Is Your Fish Sauce Fresh?
It may sound like a risqué or saucy question, but it is at the heart of making truly delicious Thai food at home. You must have the finest ingredients, including bottled sauces. Fresh fish sauce has a briny, seawater like scent and has a clean taste full of salty and savory flavors. But fish sauce that has gone stale smells and tastes terrible and will ruin your carefully thought out meal.
Fish sauce is made from mixing anchovies, salt and water in a receptacle and letting the mixture mature for up to a year. Then the amber colored liquid is filtered, pasteurized and put into bottles for shipping. It is a mainstay of Thai cooking similar to the role soy sauce plays in Chinese cooking.
By the way, you know as a farang you have gone way too “native” in Thailand when you think a bowl of steamed jasmine rice with a few shots of fish sauce mixed in is a meal. But for many Thai folks this simple meal would be enough. That is how treasured fish sauce is to Thai eaters.
But, fish sauce ages and decays in the bottle over time. The rotten fish sauce tastes bad and overly salty and smells terrible, You can see in the photo that the fish sauce on the left has turned a harsh dark color; the fresher fish sauce on the right is still a paler tea color. This rancid old fish sauce should be disposed of with the same care one would take with radioactive waste due to its nasty smell. If you spill this old fish sauce in your car, you would have to burn the car. The car would have no resale value due to the penetrating and lingering stench. Trust me, it is a fact.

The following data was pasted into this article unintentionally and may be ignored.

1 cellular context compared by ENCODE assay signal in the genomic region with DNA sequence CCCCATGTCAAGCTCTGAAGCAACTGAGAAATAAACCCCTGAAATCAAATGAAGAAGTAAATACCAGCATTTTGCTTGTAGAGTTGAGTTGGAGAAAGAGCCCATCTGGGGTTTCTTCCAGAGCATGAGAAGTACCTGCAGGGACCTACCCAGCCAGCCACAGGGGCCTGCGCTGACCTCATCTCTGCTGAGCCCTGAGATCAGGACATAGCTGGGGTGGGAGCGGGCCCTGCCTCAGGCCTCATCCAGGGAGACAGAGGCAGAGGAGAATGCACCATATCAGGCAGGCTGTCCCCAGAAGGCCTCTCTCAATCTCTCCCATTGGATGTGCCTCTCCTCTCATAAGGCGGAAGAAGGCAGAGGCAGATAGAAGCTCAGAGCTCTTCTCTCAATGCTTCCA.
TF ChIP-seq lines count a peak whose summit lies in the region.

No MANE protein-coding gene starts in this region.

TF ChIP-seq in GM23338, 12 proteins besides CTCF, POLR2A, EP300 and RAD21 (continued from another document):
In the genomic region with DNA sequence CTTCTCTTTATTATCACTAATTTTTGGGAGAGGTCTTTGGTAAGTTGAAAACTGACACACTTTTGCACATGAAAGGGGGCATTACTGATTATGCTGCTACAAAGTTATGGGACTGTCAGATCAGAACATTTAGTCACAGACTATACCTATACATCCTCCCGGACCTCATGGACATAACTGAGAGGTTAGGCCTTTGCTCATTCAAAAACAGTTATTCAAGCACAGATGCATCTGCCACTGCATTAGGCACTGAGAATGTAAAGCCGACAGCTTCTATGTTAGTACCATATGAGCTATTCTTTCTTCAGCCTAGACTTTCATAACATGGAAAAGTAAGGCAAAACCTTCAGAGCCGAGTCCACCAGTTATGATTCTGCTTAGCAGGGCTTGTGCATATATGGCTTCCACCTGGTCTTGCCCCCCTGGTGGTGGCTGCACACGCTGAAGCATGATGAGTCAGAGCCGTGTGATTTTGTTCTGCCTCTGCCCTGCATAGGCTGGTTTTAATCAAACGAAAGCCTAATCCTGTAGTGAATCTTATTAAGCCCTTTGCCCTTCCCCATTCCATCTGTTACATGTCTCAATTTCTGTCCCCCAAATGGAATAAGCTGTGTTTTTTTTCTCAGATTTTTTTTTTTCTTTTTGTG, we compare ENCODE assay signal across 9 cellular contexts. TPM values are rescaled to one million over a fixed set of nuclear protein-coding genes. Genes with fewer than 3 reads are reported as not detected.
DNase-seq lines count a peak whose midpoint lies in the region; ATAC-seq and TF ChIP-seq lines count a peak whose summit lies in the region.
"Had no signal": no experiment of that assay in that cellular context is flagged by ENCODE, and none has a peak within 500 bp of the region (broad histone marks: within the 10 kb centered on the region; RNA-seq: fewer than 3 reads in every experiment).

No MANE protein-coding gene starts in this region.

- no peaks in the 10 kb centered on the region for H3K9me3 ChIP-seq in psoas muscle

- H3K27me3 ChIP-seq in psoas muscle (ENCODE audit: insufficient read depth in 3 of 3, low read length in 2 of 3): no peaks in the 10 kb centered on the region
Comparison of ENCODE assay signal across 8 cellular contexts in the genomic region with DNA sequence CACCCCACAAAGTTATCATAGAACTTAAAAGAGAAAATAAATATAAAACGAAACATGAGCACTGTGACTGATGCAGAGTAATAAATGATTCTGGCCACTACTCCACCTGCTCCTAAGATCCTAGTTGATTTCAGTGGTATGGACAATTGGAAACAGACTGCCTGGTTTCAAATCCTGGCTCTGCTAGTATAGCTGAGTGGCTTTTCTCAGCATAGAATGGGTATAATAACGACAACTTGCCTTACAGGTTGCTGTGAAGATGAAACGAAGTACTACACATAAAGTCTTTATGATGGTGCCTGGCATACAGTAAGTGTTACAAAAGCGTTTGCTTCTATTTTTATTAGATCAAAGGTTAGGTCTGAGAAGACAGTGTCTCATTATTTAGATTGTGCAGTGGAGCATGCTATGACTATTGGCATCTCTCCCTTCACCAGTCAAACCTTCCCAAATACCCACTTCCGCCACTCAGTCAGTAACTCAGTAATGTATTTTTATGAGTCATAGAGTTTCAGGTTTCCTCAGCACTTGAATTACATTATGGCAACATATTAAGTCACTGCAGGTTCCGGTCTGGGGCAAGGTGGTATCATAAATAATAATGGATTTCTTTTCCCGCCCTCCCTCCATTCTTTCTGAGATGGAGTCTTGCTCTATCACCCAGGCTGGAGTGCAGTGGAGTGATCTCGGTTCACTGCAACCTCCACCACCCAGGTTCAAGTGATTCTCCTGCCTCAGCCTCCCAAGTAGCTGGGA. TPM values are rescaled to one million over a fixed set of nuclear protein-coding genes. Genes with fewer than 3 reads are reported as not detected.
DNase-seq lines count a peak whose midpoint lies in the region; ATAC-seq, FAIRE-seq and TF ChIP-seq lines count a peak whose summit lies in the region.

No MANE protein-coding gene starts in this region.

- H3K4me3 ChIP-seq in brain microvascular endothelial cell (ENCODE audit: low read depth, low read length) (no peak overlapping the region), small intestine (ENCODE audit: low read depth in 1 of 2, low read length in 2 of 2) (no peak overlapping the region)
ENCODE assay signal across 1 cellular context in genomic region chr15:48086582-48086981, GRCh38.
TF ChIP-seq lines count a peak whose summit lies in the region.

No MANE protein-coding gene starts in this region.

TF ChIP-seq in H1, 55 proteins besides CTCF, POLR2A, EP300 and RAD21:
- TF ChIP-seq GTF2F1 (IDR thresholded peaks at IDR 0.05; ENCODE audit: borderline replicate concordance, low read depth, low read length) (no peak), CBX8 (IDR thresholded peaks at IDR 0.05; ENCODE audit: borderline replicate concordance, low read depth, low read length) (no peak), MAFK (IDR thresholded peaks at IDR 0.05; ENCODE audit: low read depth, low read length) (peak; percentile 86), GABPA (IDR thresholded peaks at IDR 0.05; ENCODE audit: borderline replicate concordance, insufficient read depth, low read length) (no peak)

The challenge with fish sauce is that it is made and bottled at a specific location, and then must be sent by ship to America or Europe, etc. Upon arrival, it is distributed to the supermarkets and speciality stores around the country. Thus there is a several month time lag between shipping and its sale.
The good news is many commercial fish sauce brands exported from Thailand have a manufacture date and an expiration date printed on the bottle cap or label. So you can use the manufacture date as a guideline to purchasing the fish sauce most recently made. You can use your own judgement and discard any fish sauce that has changed color from whiskey color to black – that is the first sign it has aged too much to be used by a discerning chef.
My favorite brands? Tiparos, Golden Boy and Tra Chang (Weighing Scale) are preferred.